4. After the games have been checked out by the organizer, they'll be released for judging. The judging period will be announced when the games are released, but will likely require judges to play about three games per week. Anyone who is not an entrant or the organizer may judge. Judges may play games for however long they like, and may score the game whenever they like, whether they have finished or not. Entrants should keep in mind that the judging deadline will be fairly tight and that most judges will devote no more than an evening or two to evaluating each game, and set the sizes of their games accordingly. Games are to be scored from 1 to 10, 10 being best. Judges must play and vote on all games in order for their ballots to be counted.

5. Judges ARE allowed to discuss the games during the judging period, but are requested to clearly mark posts which discuss the games, for the benefit of those who want to avoid spoilers and having their scores influenced. Authors may NOT discuss the games during the judging period, neither their own nor their competitors'; if they see a need to correct a misstatement of fact in some thread or another, they should contact the organizer, who will relay the message. And in the interest of making sure that all games are thoroughly tested, beta-testers will not be barred from discussing or voting on the games they test.

6. Games must not be based upon works currently under copyright unless permission is obtained from the copyright holder. All entries must be freeware or public domain. All entries must be previously unreleased at the opening of voting. Authors may enter anonymously or using a pseudonym, but the names they normally use in the IF community will be revealed at the end of the judging period.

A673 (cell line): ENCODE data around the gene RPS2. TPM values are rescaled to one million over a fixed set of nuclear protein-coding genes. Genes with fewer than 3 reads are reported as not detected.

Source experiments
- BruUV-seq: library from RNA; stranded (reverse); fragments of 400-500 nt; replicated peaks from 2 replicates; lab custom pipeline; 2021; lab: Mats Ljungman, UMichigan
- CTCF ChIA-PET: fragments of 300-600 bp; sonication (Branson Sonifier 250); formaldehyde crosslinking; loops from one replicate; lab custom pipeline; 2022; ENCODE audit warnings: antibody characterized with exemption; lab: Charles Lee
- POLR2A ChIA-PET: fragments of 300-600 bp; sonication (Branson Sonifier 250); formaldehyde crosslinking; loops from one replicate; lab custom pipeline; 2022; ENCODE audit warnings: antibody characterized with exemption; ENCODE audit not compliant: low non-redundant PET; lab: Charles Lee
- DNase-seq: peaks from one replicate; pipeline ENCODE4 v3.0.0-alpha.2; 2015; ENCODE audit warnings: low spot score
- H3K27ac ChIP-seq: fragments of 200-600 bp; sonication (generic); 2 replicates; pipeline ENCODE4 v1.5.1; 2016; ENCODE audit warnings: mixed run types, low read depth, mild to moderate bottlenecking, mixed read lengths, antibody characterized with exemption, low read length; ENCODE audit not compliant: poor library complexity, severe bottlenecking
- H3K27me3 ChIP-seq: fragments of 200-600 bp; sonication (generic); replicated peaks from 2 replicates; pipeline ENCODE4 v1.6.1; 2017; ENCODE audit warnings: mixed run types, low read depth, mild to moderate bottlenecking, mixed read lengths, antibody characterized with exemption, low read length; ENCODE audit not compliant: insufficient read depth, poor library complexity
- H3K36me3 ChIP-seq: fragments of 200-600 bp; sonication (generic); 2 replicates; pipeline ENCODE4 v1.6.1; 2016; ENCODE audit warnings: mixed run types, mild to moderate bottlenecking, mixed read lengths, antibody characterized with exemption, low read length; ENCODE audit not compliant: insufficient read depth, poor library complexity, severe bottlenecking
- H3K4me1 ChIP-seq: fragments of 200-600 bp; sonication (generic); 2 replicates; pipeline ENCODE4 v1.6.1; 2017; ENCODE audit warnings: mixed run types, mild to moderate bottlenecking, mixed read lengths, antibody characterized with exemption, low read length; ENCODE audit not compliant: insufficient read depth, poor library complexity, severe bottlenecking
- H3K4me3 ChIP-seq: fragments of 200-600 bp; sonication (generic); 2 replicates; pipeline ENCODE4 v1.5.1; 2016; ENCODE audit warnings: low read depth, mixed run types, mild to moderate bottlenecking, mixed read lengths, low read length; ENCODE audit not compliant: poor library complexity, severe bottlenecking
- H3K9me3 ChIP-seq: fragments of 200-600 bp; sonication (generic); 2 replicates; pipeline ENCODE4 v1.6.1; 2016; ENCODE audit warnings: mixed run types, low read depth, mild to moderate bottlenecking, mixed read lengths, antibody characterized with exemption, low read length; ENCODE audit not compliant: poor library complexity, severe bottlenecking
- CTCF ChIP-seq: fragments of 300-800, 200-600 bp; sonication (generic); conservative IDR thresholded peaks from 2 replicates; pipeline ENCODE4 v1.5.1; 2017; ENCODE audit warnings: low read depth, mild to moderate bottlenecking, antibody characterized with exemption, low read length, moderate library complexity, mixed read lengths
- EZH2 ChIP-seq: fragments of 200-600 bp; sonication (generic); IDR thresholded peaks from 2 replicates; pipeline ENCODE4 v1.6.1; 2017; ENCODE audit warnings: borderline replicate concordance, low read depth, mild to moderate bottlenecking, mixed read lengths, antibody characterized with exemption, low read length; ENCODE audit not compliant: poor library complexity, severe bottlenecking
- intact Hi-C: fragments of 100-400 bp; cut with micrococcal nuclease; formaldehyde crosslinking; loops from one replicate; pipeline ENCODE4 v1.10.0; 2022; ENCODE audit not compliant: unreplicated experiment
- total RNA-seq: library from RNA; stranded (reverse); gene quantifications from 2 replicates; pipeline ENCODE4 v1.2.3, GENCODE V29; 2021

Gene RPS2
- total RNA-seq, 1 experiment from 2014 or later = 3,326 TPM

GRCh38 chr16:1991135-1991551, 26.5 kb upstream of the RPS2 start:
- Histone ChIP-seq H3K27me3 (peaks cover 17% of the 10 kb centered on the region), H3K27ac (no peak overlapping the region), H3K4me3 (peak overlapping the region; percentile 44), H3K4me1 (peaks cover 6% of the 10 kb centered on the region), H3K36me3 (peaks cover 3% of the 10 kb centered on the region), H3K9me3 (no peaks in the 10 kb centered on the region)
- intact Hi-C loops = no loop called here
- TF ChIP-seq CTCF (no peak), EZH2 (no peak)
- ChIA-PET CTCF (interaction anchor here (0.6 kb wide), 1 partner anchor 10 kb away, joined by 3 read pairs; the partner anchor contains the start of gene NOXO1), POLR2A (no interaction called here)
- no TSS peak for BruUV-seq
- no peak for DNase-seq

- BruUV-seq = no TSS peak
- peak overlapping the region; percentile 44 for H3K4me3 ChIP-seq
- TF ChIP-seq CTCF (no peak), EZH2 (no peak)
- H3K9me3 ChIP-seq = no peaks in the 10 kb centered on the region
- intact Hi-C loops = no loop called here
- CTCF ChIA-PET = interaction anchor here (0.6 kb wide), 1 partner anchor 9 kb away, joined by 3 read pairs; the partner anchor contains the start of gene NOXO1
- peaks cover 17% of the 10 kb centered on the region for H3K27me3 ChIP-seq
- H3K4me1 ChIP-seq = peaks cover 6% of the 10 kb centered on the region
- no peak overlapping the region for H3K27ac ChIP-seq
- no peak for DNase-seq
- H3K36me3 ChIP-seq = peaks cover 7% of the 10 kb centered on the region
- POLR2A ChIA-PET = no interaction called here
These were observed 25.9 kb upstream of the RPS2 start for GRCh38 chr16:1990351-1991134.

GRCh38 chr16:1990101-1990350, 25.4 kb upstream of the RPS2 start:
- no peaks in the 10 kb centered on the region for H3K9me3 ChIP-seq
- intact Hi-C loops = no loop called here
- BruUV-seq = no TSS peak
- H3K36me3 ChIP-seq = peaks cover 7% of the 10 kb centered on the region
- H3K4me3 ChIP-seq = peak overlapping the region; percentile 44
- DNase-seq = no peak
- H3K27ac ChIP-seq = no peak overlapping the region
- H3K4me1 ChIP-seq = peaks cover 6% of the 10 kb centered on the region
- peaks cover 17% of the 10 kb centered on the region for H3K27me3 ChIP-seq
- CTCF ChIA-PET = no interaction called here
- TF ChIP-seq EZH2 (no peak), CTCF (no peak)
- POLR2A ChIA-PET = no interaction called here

7. Monetary prizes will be awarded to the top four finishers, out of the pool of entry fees, according to the following ratio: 4:2:1:1.

8. The organizer will have final say on all judgment calls, but may consult others in making decisions (and, for the record, extensively consulted others in formulating the initial version of these rules.)


[1] Ideally, I would like to see somewhere from six to twelve games in the competition; more than twenty would be way too unwieldy. So far, this has not been a problem, to say the least. Still, though, please don't submit an intent to enter unless you're really, truly planning to enter, have a specific idea that you've given serious thought to, and think your game will be really good.

[2] Note: money will only be returned to those who are prepared to enter the contest but don't make it off the wait list. Entrants who make it from the wait list to the comp but don't have a game ready forfeit their entry fee. Entrants who voluntarily drop from the wait list forfeit their entry fee. But again, the first time around this was the least of anyone's worries.

[3] Due to time constraints, these games will obviously not all be subjected to a thorough beta-testing by the organizer: arranging such is the author's job. Basically, the organizer will beat on them a while, mostly following the walkthrough but deviating from it from time to time, and if these egregious errors crop up, the game will be disqualified (if the culprit turns out to be the game and not a freak OS glitch or some such.)